Best way to test mobile latency?

I want to do a general review of mobile site speed, so it doesn’t really matter if I’m testing for iOS, Android, etc. I did one test from Dulles and it was absurdly slow (slightly over 24 seconds for full load).

I would like to test from a few different locations in the US, but noticed that Dulles seems to be the only location with which I can test a mobile browser.

My questions are:

  1. Is using a mobile browser the best way to test mobile latency?
  2. Do I need to use the Advanced Settings and select a mobile 3G connection?
  3. What does dynaTrace mean, and is it relevant to my situation?

The mobile devices in Dulles are all behind a fixed 3G connection and it’s not configurable. You can try a few different locations on Akamai’s mobitest: but I believe most of those are connected wifi to a fast internet connection.

Do you have a link to a test result? 24 seconds may be accurate depending on how the page is constructed.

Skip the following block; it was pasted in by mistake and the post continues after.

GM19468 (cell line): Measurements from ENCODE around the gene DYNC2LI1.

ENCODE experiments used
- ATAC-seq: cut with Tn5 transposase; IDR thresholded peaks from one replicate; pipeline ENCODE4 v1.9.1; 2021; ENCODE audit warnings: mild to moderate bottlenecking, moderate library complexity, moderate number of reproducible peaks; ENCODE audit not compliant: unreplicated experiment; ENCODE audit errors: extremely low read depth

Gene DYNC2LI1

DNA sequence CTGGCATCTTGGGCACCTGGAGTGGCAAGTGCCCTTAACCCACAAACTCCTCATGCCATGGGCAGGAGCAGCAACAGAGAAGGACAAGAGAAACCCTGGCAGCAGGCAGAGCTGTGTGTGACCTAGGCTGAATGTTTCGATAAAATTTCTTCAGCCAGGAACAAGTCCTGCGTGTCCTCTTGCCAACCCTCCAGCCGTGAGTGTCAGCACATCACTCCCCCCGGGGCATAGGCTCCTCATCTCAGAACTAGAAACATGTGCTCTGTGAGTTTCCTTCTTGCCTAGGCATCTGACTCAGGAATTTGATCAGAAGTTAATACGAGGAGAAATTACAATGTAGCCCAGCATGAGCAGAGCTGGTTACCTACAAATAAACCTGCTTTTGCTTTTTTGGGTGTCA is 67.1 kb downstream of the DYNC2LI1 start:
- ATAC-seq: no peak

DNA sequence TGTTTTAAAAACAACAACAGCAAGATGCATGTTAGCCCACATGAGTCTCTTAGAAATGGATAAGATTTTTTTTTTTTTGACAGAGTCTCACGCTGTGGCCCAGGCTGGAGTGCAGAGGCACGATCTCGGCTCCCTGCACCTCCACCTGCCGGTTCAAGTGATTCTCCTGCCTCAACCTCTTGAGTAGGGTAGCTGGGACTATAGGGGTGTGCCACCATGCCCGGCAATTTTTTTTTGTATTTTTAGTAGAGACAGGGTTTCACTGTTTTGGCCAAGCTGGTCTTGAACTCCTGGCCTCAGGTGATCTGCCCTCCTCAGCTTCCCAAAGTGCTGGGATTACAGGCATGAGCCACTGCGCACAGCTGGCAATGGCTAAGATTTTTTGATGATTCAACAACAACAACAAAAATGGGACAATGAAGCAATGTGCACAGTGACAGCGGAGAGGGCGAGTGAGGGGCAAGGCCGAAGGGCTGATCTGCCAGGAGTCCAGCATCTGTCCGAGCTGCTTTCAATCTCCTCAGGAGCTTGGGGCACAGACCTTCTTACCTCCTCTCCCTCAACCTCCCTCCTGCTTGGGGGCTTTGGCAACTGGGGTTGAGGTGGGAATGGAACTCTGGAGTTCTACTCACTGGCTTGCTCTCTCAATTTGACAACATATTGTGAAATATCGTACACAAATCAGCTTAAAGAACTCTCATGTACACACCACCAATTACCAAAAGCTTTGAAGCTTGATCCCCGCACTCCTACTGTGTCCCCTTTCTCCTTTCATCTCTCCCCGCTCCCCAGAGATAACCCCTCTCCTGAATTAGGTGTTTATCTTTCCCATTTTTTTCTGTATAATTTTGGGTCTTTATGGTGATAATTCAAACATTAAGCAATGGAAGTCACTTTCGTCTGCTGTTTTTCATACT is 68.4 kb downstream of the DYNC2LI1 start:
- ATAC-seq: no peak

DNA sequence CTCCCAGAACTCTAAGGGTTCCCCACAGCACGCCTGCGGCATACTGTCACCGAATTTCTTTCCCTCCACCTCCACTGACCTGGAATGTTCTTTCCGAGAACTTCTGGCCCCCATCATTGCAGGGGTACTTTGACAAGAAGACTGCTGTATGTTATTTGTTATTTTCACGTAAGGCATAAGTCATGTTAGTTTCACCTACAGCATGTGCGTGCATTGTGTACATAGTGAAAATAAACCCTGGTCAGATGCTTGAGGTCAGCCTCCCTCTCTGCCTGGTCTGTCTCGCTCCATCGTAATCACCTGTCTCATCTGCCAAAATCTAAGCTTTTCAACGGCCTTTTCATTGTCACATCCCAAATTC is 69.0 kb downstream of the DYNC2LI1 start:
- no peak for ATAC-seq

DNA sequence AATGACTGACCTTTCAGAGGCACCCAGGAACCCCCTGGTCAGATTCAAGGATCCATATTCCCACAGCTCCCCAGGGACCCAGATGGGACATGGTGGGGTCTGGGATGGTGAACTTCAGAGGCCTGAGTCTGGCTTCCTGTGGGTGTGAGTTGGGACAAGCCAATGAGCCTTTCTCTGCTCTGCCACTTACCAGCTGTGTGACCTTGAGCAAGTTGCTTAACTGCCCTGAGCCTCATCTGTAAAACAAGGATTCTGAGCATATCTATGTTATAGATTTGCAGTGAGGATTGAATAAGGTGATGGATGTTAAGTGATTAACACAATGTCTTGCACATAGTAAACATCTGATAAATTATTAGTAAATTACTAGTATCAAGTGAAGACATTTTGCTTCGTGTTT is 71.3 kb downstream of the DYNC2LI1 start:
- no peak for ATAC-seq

You can also use Chrome from any location with a few settings tweaks to get it to load your mobile test over a shaped 3G connection:

It’s not perfect but it will eliminate the actual device from the equation and give you the same detail you are used to getting from desktop testing.

Oh, and no, dynatrace is not relevant to your testing. Dynatrace provides profiling of javascript execution in IE (among other things).

This is really helpful. Thanks very much!

Have you considered RUM for sampling the load times of your mobile visitors?

No, I haven’t…but I’m not sure what RUM is. As you might imagine, a search turns up mostly mixed-drink-related results :slight_smile:

Sorry, RUM is Real User Measurement. It is basically the process of using javascript in the page to report the actual load times back to a server. Google Analytics also provides the information as part of their reporting if you use it (and there are other free and commercial services that do as well).

Good timing, I just wrote up this article which covers quite a bit of it:

iPad is 1024x768 so it depends if you want to test portrait or landscape. That’s the default resolution for desktop testing as well so if you’re testing landscape you don’t really need to change the viewport.

The retina iPads have a much higher pixel resolution but css scaling is 2 so it’s effectively the same resolution (unless you are trying to test retina images in which case you need a seriously high-resolution desktop to emulate it and you won’t be able to do it on any of the WebPagetest machines).